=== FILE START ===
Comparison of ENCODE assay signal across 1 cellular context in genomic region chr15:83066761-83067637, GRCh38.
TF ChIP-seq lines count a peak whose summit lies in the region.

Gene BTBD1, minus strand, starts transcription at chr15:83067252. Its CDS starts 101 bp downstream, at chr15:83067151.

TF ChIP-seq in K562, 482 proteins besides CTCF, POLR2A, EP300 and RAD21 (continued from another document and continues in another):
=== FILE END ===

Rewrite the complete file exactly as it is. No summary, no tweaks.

Comparison of ENCODE assay signal across 1 cellular context in genomic region chr15:83066761-83067637, GRCh38.
TF ChIP-seq lines count a peak whose summit lies in the region.

Gene BTBD1, minus strand, starts transcription at chr15:83067252. Its CDS starts 101 bp downstream, at chr15:83067151.

TF ChIP-seq in K562, 482 proteins besides CTCF, POLR2A, EP300 and RAD21 (continued from another document and continues in another):